Property rights are arbitrary, but so too it seems are their enforcement. Suresh Naidu is working on research that suggests loose enforcement of property rights over people—that is, slavery—lead to hihger investments in public works and manufacturing, setting the stage for 20th century economic growth. It will be interesting to see how economic growth diverges after the Civil War between districts with strong property-rights enforcement over those with loose enforcement, though it will certainly be difficult to show that this effect is stronger than regional effects.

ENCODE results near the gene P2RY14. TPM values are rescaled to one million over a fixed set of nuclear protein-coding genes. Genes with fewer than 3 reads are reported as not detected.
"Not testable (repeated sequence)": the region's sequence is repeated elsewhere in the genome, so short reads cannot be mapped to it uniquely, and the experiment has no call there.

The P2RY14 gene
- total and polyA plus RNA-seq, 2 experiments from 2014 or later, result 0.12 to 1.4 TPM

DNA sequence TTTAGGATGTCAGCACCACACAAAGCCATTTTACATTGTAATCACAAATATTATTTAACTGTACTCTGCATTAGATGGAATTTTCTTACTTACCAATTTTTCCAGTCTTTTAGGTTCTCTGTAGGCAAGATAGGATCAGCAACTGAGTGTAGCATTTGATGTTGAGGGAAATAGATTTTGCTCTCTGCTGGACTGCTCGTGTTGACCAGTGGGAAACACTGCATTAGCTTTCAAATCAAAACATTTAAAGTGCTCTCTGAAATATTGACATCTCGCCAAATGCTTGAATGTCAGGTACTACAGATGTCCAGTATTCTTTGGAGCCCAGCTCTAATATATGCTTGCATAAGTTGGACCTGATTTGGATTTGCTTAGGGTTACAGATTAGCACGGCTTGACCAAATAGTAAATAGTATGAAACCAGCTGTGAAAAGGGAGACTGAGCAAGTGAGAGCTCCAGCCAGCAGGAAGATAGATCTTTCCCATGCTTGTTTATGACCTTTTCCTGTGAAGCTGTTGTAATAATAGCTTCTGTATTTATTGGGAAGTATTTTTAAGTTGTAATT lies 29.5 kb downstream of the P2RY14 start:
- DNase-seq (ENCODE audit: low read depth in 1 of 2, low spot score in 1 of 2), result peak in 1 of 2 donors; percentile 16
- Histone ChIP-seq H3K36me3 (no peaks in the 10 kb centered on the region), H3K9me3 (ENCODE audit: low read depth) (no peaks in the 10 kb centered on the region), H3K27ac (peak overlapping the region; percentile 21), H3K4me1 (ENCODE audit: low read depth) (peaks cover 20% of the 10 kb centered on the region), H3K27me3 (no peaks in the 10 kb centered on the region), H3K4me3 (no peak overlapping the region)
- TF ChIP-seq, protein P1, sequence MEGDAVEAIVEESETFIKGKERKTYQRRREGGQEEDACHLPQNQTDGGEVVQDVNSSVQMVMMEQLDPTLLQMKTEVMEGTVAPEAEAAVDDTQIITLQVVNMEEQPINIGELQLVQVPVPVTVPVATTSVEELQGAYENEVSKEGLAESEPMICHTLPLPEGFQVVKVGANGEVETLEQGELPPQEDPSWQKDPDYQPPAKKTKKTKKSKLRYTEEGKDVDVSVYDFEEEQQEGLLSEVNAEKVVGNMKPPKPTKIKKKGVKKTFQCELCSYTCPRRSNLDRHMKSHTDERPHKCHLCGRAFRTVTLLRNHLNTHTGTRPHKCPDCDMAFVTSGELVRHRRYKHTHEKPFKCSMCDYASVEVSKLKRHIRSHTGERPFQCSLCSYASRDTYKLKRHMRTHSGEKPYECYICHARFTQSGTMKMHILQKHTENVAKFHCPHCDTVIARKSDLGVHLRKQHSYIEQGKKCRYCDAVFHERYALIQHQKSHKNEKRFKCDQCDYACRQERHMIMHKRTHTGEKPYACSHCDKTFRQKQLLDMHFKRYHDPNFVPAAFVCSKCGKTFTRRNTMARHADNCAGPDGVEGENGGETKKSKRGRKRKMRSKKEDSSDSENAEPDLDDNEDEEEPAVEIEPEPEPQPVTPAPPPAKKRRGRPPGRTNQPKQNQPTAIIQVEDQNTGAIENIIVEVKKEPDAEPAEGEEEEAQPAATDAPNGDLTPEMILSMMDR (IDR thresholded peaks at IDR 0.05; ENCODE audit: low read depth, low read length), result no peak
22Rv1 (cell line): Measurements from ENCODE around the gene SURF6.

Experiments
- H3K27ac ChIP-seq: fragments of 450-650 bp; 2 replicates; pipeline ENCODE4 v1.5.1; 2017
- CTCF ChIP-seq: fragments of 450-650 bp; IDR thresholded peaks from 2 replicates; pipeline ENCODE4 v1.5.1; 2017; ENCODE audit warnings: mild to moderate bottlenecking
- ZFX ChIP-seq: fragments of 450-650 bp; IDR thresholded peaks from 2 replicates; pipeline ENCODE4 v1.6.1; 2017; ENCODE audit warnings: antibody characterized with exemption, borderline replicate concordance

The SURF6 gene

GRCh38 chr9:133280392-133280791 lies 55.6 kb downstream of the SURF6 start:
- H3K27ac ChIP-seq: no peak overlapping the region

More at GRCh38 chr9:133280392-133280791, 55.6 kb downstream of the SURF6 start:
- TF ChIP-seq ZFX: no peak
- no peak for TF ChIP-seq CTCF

The hypothesis suggests that institutions are contextual. I doubt this research will lead a chorus of economists to reject the age-old wisdom that strong property rights enforcement is a pre-requisite for growth, but it does give us an interesting example (perhaps the only one) where weak enforcement leads to higher growth.
It also raises the interesting question of how to apply the principles of euvoluntary exchange to the issue of slavery. There is clear coercion by agency over the commodity, even if both legally-privileged parties to the slave transaction feel the transaction was euvoluntary. Whether or not it’s a euvoluntary transaction, we can all agree that this is a transaction that is morally reprehnsible.
In this case, even a euvoluntary transaction isn’t just.